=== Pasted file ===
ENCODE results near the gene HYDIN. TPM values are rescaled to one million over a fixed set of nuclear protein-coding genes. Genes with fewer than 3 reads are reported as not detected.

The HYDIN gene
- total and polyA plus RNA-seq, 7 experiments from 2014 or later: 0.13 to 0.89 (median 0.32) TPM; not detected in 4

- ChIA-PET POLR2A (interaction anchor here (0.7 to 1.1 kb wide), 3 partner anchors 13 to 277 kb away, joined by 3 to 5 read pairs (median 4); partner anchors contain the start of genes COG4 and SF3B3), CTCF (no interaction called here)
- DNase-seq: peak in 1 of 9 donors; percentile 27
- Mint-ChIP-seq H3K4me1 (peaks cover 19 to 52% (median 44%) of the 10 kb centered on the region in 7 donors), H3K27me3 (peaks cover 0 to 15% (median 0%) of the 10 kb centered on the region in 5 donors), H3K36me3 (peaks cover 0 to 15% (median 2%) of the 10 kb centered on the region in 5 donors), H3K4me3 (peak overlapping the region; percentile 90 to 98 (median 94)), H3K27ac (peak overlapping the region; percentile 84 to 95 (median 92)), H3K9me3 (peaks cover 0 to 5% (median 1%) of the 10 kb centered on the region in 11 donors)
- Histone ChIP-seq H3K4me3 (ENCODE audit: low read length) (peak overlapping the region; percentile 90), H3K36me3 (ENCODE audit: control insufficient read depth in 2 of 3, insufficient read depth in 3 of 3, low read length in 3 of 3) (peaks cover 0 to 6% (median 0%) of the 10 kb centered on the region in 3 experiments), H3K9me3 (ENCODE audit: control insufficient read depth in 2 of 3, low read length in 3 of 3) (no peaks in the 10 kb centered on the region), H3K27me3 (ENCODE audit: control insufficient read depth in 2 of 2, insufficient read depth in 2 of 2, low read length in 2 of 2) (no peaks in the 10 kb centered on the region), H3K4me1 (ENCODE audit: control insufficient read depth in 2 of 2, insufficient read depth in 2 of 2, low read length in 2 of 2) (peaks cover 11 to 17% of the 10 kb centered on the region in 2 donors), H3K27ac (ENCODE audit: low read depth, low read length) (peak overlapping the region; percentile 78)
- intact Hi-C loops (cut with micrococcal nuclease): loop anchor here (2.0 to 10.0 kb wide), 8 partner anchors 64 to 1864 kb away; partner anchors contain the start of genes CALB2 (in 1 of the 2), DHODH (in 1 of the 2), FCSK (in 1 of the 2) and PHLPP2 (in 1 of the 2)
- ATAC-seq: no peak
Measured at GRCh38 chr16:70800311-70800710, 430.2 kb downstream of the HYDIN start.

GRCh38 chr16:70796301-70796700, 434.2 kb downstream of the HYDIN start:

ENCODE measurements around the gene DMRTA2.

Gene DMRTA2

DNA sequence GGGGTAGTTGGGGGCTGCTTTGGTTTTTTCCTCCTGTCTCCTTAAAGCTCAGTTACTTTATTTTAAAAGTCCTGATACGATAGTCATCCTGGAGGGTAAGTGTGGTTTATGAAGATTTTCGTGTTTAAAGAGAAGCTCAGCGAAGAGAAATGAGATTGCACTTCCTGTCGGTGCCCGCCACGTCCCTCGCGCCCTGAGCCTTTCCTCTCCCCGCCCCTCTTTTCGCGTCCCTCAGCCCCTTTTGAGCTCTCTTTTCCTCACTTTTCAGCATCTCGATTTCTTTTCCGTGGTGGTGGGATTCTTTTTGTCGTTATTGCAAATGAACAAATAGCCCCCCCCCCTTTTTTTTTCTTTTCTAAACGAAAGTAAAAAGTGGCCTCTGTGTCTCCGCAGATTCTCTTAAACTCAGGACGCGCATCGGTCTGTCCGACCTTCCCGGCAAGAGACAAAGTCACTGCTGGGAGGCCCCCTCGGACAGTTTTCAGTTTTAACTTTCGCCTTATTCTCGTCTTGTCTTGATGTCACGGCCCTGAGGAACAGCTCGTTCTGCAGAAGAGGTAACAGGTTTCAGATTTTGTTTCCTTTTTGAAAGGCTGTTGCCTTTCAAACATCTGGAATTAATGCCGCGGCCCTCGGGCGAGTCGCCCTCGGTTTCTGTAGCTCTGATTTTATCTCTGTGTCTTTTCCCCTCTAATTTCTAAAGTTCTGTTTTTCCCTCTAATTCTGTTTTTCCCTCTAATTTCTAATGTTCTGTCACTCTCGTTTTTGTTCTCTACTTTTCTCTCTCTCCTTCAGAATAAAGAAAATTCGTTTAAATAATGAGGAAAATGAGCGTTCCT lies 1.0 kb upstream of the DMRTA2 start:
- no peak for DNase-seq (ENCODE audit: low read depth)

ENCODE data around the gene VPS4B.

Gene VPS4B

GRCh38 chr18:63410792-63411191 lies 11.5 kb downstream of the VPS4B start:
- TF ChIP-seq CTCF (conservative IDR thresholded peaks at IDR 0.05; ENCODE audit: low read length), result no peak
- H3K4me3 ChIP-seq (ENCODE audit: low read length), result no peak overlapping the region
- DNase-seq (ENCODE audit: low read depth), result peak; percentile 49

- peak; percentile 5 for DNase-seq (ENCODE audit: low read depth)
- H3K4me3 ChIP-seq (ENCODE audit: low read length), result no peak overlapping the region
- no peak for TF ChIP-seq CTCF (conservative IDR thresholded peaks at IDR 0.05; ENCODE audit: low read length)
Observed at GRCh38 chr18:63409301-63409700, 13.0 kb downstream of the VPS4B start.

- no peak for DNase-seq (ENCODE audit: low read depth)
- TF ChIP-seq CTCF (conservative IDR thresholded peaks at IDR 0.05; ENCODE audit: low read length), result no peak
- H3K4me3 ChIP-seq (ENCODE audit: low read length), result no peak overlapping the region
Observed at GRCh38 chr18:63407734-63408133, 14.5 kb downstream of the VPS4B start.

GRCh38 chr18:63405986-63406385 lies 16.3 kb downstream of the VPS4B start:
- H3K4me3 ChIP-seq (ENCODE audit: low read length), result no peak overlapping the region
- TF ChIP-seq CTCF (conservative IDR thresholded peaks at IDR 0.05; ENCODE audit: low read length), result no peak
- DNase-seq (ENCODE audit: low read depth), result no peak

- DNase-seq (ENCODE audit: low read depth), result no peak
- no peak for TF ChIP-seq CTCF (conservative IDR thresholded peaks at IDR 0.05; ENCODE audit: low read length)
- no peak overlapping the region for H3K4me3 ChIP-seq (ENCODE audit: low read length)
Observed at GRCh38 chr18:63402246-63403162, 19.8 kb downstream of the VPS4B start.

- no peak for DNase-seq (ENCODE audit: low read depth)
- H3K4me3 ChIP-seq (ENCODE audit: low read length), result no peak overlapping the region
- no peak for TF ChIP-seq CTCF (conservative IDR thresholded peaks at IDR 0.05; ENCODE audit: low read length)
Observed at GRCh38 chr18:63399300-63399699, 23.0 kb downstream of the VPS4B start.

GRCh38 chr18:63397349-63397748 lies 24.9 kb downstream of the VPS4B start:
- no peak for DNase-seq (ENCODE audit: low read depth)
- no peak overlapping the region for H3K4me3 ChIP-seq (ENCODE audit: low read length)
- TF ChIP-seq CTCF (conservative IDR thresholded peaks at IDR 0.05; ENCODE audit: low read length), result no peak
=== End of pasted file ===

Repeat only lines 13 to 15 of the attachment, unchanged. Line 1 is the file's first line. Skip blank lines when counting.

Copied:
Gene DMRTA2

DNA sequence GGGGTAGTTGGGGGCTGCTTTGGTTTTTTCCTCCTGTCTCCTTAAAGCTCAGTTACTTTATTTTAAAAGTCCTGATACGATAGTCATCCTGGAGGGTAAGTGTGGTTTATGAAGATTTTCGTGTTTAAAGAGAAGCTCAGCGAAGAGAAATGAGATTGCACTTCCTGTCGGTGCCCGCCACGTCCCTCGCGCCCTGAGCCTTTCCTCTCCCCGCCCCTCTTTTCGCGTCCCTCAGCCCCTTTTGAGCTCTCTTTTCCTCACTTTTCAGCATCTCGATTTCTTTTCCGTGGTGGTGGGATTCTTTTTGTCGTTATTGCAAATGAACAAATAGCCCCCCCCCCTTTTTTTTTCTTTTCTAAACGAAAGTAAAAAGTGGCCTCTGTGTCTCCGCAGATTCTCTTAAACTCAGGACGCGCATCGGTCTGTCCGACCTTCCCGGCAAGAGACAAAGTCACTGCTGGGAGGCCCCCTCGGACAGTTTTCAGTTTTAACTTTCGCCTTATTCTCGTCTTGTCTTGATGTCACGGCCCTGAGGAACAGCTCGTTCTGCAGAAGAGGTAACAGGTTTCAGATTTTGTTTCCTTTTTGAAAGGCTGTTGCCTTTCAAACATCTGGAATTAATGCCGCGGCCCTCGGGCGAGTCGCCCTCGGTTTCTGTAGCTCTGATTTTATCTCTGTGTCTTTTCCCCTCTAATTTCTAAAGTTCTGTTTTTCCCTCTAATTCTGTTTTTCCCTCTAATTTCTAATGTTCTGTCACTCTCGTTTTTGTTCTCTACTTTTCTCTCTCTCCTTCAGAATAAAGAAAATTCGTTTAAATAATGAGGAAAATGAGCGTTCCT lies 1.0 kb upstream of the DMRTA2 start:
- no peak for DNase-seq (ENCODE audit: low read depth)